In the previous blog “The Baha’i Faith and the Delusion of Inclusivism” , I made a logical and theological case for why the Baha’i Faith is wrong when it claims that all religions are basically the same. This was done by looking at how certain doctrines of other religions were contradictory to one another, such as in regard to the nature of God and salvation. I also laid out the undeniable fact that all religions worldwide are exclusive by nature; including the Baha’i Faith. In the up and coming blogs a more indept look into the Christology of the Baha’i Faith will be done and compared to the Christology of the Christian faith to see how differently they really are from one another. While the Baha’i Faith pays lip service to Jesus Christ, the Baha’i Faith has a totally different understanding of who Jesus is. In this week’s blog, a simple comparative breakdown of the Christology of the Christian faith and the Baha’i Faith will be done in regards to the Person and Work of the Lord Jesus Christ.
The Nature of Jesus Christ
Throughout the history of Christianity the Christian church has held, without equivocation, to the incarnation of the Lord Jesus Christ. Christians hold that the Deity of Christ is firmly grounded in the Bible; both in the Old and New Testament. Also Christians, via the Nicene Creed, has expressed this Christology about the Deity of Christ as follows:
And in one Lord Jesus Christ,
the only Son of God,
begotten from the Father before all ages,
God from God,
Light from Light,
true God from true God,
begotten, not made;
of the same essence as the Father.
Through him all things were made.
To sum it all up in the simplest way possible: Jesus is fully God and fully human in His Person. Jesus is one person with two natures; a human and divine nature. Biblical references to the Deity of Christ (though not exhaustive ) include: Isaiah 7:14, 9:6, John 1:1-3;14, John 8:58, Philppians 2:5-8.
In the Baha’i Faith, however, Jesus is not the incarnation of God; in other words, Baha’i do not believe that Jesus is God in human flesh. Jesus by nature is no greater than all the other religious figures of human history (Abraham, Moses, Buddha, Muhammad, etc.). According to the Baha’is, Jesus merely mirrored the image and attributes of God, but was not by nature God Himself. In fact, to the Baha’is, the incarnation is impossible! They quote this from Abdu’l-Baha,
“If we claim that the sun is seen in the mirror, we do not mean that the sun itself has descended from the holy heights of his heaven and entered into the mirror! This is impossible. The Divine Nature is seen in the Manifestations and its Light and Splendor are visible in extreme glory“. In other words, it is impossible for God to enter into our world as a human being just like it is impossible for the sun to enter into a mirror. Again, according to the Baha’is, Jesus is like a mirror. Jesus merely reflects to humanity who God is.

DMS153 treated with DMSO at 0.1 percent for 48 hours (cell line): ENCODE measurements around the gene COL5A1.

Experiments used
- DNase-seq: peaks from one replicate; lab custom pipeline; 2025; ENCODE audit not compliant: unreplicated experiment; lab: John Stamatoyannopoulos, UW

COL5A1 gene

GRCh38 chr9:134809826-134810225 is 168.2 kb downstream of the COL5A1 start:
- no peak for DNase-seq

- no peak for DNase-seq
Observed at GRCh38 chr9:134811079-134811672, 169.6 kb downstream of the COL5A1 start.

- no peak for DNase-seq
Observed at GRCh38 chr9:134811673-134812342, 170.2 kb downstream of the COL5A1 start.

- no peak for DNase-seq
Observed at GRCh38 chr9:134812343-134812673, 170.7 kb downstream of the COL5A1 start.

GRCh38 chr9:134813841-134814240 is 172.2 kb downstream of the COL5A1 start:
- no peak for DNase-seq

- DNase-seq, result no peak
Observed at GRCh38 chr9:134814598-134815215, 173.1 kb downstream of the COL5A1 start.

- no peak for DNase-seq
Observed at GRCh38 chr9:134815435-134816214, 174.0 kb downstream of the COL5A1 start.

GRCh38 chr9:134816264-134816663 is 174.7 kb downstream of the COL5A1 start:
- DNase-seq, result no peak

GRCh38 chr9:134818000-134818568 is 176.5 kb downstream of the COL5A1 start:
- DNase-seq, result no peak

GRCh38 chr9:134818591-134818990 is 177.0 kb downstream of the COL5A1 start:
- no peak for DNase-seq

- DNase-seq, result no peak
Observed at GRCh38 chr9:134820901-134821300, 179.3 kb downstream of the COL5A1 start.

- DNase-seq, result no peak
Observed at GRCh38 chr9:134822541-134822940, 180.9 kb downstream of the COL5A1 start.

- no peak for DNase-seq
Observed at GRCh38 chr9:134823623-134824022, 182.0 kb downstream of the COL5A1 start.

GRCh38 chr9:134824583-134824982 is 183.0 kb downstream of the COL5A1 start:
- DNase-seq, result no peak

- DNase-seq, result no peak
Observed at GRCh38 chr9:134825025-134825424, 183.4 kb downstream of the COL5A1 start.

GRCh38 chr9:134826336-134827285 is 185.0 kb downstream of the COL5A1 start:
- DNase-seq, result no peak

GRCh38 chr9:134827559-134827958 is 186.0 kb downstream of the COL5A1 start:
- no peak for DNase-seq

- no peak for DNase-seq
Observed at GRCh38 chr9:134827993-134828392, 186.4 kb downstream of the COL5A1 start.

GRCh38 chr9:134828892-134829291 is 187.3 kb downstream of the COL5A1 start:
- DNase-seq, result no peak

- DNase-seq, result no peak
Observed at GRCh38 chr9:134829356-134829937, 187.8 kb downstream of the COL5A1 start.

The Work of Christ
In Christianity the Church teaches from the Bible that Jesus’ primary purpose for coming into the world was to atone for the sins of humanity. This was accomplished on the cross at Calvery. Furthermore, the Bible teaches Christians that three days after Jesus died and was buried in a sealed up tomb, Jesus rose physically from the dead. The death, burial, and resurrection of Jesus Christ is the heart and soul of the gospel message as presented to us by the Apostle Paul in I Corinthians 15:1-4, “Moreover, brethren, I declare to you the gospel which I preached to you, which also you received and in which you stand, by which also you are saved, if you hold fast that word which I preached to you—unless you believed in vain. For I delivered to you first of all that which I also received: that Christ died for our sins according to the Scriptures, and that He was buried, and that He rose again the third day according to the Scriptures.” Jesus’ shed blood and death on the cross met the perfect righteous requirements of God and Jesus’ resurrection from the dead not only conquered death and gave Christians hope of forgiveness of sins, eternal life, and their own resurrection at the Last Day, but the resurrection of Jesus also put the stamp of authority on who He claimed to be: The Son of God, the Messiah, and God in human flesh.